Bold Penguin, a commercial insurance technology (Insurtech) firm, is reportedly set to acquire xagent, an excess and surplus brokerage tech solution provider, so that it’s able to scale its services being offered to insurance carriers, brokers and agents.
xagent says it will be integrating with the Bold Penguin exchange, which matches businesses and agents with appropriate commercial insurance quotes. Bold Penguin provides companies with commercial insurance via a single comprehensive platform. The company supports the quoting and binding of commercial insurance within “hours or minutes” instead of taking several weeks when using traditional platforms and services.
Ilya Bodner, founder and CEO at Bold Penguin, stated:
“We are obsessed with upgrading the commercial insurance ecosystem, helping it evolve to meet the needs of all the players and catch up with the pace of technological innovation. xagent shares this vision and passion; instead of forcing the market to choose between our divided solutions, acquiring xagent gives customers one simple, comprehensive solution to trust.”
The recent acquisition is consistent with Bold Penguin’s goal to provide greater accessibility to excess and surplus while developing its technology stack. One integration can potentially help connect the fragmented insurance sector.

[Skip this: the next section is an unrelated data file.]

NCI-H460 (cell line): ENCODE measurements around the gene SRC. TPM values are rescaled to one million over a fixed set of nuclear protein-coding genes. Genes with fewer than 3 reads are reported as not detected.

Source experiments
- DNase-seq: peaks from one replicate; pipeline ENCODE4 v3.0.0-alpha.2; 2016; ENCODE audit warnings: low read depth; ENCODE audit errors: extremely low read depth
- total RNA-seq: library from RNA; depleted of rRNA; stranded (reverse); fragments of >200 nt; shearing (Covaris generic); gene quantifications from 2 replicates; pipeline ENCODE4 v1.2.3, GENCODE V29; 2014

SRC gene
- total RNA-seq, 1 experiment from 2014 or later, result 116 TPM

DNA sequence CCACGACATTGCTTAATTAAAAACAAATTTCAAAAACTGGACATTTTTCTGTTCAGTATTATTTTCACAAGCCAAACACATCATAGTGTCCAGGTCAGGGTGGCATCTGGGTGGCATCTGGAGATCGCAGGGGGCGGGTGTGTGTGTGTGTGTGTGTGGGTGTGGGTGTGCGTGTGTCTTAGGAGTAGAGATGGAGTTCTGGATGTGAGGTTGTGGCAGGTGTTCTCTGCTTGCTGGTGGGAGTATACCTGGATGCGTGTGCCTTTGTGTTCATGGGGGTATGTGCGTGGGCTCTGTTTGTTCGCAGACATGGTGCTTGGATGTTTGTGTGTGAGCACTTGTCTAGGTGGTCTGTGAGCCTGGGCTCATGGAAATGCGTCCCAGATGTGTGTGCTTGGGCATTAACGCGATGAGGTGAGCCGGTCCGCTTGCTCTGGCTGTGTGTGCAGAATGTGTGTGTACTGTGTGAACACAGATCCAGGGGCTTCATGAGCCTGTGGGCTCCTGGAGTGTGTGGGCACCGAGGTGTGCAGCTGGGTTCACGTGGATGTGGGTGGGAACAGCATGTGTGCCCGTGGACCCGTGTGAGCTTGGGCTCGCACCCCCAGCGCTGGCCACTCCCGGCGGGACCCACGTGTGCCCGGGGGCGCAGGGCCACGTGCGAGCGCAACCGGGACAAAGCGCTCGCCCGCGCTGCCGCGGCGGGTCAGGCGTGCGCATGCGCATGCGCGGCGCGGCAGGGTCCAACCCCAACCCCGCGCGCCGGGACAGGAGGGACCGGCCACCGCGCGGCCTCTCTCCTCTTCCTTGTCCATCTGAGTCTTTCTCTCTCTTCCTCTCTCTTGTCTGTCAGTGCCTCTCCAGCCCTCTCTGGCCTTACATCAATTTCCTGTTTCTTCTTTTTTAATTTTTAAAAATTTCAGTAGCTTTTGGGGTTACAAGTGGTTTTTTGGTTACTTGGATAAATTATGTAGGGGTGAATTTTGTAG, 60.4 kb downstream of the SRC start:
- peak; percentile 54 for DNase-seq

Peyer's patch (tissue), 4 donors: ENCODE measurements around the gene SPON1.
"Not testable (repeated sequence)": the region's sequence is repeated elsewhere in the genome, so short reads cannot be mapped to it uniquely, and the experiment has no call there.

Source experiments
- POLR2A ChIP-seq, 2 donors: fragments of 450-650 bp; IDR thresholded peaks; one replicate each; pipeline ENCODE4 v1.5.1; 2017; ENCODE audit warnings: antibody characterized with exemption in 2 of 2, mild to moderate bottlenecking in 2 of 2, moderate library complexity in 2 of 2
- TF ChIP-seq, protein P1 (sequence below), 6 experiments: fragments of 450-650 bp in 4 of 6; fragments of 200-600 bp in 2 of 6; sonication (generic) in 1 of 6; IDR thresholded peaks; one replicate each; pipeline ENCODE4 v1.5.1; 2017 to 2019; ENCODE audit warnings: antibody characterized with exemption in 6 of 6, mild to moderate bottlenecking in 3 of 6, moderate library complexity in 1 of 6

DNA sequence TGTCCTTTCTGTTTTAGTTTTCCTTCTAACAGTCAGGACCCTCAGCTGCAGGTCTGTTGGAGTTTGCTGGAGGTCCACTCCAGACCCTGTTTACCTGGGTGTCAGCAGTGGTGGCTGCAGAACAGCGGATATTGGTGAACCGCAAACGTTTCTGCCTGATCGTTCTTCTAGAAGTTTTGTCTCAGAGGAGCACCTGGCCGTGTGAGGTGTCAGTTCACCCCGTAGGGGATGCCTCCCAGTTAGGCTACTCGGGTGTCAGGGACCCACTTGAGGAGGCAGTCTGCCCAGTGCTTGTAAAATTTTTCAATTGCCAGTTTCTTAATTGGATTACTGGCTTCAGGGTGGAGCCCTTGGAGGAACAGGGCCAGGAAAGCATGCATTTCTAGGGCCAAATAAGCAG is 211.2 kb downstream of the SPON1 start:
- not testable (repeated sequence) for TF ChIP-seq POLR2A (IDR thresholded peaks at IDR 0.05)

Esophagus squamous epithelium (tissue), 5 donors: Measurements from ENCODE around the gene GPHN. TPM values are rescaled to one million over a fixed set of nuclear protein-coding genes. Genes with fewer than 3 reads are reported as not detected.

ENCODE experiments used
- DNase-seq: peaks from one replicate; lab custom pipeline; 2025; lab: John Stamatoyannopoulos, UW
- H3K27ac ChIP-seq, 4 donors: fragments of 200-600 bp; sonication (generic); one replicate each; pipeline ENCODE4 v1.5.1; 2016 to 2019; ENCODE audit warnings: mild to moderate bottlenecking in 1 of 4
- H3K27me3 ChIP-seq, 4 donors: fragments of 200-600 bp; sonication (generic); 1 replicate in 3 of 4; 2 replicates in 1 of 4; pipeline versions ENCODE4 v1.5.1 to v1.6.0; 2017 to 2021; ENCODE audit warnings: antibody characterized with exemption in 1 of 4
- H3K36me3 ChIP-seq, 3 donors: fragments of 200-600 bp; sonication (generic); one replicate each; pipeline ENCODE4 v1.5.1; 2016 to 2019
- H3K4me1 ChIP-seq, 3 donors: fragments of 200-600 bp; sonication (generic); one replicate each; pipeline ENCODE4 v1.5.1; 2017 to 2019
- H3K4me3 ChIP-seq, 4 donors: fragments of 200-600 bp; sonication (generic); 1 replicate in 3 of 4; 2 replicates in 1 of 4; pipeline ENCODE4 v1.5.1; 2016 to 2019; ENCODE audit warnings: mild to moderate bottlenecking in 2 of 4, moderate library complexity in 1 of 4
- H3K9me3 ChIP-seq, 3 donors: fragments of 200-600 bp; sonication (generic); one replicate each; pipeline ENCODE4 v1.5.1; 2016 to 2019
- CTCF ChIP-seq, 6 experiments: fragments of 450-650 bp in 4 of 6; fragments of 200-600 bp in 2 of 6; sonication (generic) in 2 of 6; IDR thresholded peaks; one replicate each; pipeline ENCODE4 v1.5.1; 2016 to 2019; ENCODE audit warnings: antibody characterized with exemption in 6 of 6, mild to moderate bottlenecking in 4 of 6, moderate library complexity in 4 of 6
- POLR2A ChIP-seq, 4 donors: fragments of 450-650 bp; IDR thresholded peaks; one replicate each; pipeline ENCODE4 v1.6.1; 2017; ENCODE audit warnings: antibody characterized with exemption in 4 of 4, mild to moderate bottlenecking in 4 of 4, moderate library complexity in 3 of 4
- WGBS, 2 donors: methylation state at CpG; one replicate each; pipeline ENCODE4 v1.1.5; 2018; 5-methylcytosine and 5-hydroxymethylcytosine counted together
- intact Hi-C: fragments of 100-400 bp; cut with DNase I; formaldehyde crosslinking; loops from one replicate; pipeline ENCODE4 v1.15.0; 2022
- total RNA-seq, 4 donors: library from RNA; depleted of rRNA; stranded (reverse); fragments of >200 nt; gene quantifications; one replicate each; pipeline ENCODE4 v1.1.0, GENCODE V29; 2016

Bryan Baird, president and CEO at xagent, noted the platform aims to simplify the process, and also intends to keep “the human connection people still want when buying insurance.”
He also mentioned that Bold Penguin and xagent will work toward “solving the same problem: simplifying and accelerating the process to obtain commercial insurance.”
Columbus, Ohio-headquartered Bold Penguin finalized a $32 million Series B investment round, which reportedly brings its total funds raised to over $50 million following its launch in 2016.
The potential threat of a cyberattack on small business operations could pose challenges for the emerging Insurtech industry. The demand for internet-based insurance policies is increasing, as the sector is projected to reach a valuation of around $7.5 billion by 2030, with small companies a rising client demographic.
However, these smaller firms continue to be among the largest and easiest targets for scammers, with nearly half of cyberattacks going after small and medium-sized businesses (SMBs), which makes them high-risk customers for insurers.